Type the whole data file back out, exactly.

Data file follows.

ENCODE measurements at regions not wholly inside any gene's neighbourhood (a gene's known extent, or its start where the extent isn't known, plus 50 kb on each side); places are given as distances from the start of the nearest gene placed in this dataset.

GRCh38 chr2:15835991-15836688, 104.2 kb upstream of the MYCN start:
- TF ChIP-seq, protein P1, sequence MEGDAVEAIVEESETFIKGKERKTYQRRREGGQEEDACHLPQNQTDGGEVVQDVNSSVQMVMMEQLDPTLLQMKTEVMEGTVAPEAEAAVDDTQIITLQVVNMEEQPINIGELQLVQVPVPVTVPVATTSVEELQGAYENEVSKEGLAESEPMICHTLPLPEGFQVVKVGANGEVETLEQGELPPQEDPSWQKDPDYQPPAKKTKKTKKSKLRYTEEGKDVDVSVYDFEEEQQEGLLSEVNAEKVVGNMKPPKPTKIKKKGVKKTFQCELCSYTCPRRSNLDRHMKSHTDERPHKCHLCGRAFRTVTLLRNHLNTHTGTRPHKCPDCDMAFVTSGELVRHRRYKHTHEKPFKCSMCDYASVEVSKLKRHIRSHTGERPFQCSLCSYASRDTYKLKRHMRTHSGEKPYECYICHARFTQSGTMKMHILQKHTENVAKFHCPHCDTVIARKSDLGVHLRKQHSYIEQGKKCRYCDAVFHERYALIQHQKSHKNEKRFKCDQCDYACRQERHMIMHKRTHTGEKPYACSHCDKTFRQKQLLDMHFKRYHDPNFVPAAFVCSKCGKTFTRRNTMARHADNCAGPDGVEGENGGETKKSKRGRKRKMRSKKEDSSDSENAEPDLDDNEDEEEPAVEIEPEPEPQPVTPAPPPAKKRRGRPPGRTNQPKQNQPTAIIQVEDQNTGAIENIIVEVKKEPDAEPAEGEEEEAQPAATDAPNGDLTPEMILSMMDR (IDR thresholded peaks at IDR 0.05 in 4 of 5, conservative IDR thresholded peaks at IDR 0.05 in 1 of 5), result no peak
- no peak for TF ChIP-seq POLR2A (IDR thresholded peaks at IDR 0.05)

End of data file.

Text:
ENCODE measurements at regions not wholly inside any gene's neighbourhood (a gene's known extent, or its start where the extent isn't known, plus 50 kb on each side); places are given as distances from the start of the nearest gene placed in this dataset.

GRCh38 chr2:15835991-15836688, 104.2 kb upstream of the MYCN start:
- TF ChIP-seq, protein P1, sequence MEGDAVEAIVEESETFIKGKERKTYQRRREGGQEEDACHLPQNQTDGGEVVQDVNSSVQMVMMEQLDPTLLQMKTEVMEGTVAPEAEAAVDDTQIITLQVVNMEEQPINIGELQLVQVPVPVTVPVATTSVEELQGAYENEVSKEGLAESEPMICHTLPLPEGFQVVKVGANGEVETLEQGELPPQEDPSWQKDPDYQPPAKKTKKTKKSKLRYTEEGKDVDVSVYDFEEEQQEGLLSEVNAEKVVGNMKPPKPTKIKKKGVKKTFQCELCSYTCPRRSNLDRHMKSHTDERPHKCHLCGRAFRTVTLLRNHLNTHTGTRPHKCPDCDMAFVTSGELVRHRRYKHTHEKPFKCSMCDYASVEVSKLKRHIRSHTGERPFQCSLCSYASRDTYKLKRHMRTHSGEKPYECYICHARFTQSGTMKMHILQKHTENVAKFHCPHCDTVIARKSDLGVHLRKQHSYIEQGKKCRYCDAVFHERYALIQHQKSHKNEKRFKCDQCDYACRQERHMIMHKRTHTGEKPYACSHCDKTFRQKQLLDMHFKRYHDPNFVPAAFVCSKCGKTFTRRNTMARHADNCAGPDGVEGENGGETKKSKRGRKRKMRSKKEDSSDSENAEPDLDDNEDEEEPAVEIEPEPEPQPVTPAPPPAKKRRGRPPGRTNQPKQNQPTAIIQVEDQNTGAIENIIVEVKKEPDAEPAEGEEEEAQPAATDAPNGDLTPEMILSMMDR (IDR thresholded peaks at IDR 0.05 in 4 of 5, conservative IDR thresholded peaks at IDR 0.05 in 1 of 5), result no peak
- no peak for TF ChIP-seq POLR2A (IDR thresholded peaks at IDR 0.05)